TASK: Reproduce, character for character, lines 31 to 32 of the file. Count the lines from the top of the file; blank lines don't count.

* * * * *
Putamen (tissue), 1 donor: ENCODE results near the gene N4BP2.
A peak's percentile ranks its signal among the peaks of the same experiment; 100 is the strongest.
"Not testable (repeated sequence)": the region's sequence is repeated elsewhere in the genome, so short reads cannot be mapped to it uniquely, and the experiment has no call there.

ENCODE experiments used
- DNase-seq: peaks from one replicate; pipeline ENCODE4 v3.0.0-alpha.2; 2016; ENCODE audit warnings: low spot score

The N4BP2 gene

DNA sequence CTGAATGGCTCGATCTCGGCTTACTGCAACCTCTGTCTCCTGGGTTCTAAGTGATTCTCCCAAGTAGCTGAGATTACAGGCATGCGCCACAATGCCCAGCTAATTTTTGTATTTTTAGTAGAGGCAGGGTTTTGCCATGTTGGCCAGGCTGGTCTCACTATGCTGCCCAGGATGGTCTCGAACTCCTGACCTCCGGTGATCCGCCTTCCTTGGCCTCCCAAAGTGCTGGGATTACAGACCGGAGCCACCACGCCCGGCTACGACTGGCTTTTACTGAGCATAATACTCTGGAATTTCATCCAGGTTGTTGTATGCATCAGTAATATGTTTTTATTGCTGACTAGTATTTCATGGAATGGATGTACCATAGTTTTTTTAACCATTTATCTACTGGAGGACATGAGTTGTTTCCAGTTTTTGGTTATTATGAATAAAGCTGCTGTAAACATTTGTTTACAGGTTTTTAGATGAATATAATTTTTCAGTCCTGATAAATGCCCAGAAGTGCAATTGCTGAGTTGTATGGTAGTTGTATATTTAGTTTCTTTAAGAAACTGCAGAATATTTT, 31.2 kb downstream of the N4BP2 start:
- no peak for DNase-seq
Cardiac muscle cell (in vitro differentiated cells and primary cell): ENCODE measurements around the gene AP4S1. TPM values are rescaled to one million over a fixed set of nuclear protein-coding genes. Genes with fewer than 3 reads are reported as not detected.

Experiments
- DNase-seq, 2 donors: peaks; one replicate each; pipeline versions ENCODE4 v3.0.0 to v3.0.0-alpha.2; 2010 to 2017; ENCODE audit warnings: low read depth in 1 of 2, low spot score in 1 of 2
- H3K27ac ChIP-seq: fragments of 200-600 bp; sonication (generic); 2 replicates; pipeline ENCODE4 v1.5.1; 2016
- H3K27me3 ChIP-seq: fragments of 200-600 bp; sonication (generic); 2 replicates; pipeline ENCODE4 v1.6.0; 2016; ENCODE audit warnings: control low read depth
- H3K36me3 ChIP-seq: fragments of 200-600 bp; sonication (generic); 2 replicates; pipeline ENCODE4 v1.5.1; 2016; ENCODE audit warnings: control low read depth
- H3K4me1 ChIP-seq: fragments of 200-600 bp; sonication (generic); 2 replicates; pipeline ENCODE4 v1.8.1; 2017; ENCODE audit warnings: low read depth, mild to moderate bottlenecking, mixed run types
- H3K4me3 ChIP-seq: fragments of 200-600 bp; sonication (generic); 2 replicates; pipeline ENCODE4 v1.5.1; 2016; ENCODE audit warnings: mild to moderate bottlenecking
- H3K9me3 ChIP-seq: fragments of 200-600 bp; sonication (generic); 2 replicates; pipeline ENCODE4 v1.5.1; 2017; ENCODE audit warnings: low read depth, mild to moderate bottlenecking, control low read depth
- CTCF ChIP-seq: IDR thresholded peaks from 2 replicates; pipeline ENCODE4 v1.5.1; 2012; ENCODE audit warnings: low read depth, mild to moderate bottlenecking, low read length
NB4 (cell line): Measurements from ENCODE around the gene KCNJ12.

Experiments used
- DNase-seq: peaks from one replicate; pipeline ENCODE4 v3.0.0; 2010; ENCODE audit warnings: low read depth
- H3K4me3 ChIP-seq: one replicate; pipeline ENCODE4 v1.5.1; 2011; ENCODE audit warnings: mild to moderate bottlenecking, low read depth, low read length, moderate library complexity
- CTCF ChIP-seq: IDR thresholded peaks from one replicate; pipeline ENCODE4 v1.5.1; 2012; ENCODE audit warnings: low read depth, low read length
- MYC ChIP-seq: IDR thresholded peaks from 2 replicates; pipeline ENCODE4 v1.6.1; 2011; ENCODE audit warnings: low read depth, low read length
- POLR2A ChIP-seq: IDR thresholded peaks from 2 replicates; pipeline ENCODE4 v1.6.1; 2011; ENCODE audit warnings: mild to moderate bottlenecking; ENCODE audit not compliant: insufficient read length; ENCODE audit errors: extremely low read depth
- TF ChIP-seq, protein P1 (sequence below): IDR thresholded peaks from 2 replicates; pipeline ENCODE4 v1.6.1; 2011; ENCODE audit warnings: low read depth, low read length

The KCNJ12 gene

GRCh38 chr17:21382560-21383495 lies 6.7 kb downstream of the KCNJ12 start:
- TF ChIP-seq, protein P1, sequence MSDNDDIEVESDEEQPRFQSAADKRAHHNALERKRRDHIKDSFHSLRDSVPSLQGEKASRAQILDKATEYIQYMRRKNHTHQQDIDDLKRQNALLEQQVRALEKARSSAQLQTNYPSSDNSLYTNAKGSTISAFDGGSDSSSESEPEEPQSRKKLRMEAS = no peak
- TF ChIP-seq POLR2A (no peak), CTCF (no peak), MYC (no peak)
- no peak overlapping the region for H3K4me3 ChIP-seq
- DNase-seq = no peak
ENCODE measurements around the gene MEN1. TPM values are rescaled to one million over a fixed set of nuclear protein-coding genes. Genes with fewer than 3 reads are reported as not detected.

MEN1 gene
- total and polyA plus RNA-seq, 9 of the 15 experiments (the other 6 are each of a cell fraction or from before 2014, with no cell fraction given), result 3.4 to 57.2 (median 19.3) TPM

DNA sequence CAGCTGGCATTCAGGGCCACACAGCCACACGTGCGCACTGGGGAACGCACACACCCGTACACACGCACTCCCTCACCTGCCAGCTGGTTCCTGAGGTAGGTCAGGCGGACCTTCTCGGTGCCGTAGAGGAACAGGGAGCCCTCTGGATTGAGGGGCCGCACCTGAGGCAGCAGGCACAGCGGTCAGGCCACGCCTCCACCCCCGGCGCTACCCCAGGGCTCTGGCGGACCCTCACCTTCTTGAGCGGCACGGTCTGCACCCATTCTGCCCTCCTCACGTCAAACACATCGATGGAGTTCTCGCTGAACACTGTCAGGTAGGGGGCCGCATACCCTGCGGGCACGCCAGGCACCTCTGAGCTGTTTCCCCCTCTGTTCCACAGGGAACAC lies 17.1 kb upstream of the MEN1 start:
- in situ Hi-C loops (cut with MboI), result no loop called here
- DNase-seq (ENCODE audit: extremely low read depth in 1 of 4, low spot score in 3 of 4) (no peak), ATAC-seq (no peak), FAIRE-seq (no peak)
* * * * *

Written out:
- no peak overlapping the region for H3K4me3 ChIP-seq
- DNase-seq = no peak